Milton's Paradise Lost - Political Satire? How does this help to understand the poem?
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Milton's Paradise Lost - Political Satire? How does this help to understand the poem? Milton takes the traditional epic and transforms it with the clarity of his moral vision and with the power of his language, turning it into piece of rich and powerful verse. In the early parts of "Paradise Lost", Milton manages to convey sympathy with Satan's heroic energy, with Satan's rebellion against Milton's god seen as an epic battle where the devil and his followers are banished to the external and horrid place of hell. Satan describes the "hell within him" wherever he goes and, yet as the epic narrative progresses, the allegiance subtly shifts to Christ's message of love and a vision of Paradise free of Satan's destructive force. ...read more.
But on the common man, Milton exposes the very weakness about the fall of man, presenting how vulnerable man is to the temptation of sin. To some extent, Milton's characterisation of Satan justifies the ways of God to men. From Moloch's speech, he argues from the notion that the natural motion of angels is upward and that re-ascent will be easier than fall. As the devils have nothing to lose, they should not fear battle for if God destroys them, this will be better than a miserable existence in Hell. This use of false or hollow rhetoric perhaps gives some insight into Milton's views on the corruption or false credibility of politicians. ...read more.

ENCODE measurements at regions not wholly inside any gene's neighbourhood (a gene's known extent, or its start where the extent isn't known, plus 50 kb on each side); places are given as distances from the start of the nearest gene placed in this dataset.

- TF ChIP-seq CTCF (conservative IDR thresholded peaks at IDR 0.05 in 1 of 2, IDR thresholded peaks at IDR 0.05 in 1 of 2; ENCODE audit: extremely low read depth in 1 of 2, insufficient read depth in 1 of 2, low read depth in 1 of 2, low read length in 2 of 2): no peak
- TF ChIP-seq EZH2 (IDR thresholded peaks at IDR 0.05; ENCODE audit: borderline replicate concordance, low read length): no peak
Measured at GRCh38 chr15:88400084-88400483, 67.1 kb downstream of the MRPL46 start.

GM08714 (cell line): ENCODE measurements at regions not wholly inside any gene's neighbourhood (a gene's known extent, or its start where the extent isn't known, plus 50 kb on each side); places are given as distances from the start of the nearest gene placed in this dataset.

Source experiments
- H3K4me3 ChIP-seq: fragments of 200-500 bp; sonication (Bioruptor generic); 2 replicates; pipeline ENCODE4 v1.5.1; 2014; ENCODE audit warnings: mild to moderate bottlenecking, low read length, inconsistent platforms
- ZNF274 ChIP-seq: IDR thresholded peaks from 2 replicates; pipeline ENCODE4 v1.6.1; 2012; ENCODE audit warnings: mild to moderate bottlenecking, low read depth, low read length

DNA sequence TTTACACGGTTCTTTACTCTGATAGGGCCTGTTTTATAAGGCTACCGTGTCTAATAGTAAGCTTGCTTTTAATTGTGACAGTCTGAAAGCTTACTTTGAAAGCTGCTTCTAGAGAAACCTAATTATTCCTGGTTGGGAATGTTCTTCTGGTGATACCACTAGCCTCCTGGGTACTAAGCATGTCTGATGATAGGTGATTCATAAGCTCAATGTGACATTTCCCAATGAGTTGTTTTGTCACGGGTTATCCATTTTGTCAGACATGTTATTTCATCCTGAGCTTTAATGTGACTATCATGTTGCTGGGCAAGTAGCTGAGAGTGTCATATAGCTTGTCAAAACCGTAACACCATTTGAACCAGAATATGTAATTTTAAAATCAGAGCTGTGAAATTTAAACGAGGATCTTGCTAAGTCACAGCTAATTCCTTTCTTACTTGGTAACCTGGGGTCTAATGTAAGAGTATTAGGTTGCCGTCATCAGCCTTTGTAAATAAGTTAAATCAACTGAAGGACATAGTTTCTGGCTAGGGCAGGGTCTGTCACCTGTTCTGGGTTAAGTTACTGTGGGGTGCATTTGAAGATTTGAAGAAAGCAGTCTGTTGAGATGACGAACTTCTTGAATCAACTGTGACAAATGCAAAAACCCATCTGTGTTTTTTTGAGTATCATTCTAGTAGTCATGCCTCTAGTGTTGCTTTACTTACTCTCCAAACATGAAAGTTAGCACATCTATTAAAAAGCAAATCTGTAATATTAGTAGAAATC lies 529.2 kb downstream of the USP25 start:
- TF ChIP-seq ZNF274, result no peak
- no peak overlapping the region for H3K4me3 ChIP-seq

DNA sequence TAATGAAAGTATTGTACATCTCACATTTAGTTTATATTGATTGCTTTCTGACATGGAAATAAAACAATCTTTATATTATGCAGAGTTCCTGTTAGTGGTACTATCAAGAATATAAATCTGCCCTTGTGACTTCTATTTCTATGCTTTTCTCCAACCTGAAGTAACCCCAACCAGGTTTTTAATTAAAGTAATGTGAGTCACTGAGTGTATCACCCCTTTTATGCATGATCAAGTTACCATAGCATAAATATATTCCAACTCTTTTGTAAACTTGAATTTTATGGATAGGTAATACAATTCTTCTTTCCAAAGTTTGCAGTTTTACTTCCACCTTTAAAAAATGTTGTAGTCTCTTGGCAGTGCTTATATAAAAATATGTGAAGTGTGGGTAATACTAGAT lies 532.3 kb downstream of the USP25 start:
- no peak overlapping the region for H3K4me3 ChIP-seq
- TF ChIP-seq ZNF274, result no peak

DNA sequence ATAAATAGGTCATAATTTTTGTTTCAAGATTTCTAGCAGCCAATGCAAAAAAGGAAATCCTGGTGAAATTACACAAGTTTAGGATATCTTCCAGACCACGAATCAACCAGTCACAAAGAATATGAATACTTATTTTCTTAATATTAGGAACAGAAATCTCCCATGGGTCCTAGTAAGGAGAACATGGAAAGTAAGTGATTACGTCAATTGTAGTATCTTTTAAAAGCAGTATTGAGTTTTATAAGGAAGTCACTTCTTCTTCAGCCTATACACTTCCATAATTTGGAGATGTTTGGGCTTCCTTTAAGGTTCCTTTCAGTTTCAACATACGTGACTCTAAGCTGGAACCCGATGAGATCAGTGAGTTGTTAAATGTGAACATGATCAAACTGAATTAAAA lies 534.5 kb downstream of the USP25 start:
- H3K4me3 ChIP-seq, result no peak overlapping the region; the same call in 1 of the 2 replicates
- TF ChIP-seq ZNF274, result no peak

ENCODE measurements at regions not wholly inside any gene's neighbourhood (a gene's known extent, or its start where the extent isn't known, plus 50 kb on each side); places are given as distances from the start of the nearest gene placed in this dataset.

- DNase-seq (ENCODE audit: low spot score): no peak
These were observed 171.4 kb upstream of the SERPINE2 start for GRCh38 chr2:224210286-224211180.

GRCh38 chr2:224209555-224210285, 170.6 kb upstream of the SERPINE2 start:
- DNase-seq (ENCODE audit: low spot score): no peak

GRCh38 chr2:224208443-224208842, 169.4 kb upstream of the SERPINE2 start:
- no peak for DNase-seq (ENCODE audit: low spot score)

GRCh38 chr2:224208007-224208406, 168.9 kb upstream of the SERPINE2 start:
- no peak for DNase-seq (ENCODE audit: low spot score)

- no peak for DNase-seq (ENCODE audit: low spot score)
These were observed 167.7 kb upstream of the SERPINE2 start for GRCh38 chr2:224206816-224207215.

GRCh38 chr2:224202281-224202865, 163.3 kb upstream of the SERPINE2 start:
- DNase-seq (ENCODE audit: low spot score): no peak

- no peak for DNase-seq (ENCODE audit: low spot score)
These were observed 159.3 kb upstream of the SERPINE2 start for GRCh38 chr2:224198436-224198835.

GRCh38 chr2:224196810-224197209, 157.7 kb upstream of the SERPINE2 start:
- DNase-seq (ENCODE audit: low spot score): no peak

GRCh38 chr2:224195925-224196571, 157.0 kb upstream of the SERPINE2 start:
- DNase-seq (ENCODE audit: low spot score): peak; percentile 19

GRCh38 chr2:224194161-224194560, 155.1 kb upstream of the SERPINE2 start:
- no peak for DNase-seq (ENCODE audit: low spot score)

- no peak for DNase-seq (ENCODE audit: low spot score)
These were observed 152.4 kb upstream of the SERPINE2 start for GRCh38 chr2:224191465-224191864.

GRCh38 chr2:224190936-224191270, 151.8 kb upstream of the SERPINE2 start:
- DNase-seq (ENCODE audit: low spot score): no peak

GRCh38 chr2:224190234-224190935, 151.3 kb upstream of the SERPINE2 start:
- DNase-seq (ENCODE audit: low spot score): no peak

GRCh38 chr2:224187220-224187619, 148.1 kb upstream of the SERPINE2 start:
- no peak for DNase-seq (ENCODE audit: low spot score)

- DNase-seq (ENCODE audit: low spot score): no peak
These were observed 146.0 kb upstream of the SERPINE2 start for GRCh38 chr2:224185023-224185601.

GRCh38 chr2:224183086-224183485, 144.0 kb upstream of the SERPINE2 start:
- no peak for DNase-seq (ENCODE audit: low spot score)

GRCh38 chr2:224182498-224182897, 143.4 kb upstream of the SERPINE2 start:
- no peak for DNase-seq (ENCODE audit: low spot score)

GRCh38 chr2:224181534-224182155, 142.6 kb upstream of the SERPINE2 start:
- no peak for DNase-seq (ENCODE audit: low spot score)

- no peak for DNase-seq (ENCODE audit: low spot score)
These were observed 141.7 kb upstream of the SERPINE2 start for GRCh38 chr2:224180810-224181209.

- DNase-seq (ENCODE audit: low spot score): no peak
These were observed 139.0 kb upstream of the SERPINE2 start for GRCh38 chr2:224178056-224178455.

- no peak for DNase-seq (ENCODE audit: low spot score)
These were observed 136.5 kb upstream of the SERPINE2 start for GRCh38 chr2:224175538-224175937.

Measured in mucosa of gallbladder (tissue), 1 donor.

Paradise Lost is well known for its use of strong, visual symbology, clearly defining good and evil, Satan and God, and the battle of mankind, in all its weakness, against the temptation of sin. The lines between poetic myth and scientific belief become blurred, as Milton draws on his own personal experience and views. And there can be no doubt that Milton was strongly influenced by both the political and religious circumstances of the day. With a strong dislike for religious intolerance and a mistrust of politicians, during a period of long established religious satire, recognising these important background issues is key to developing an understanding of the poem as a whole. ...read more.
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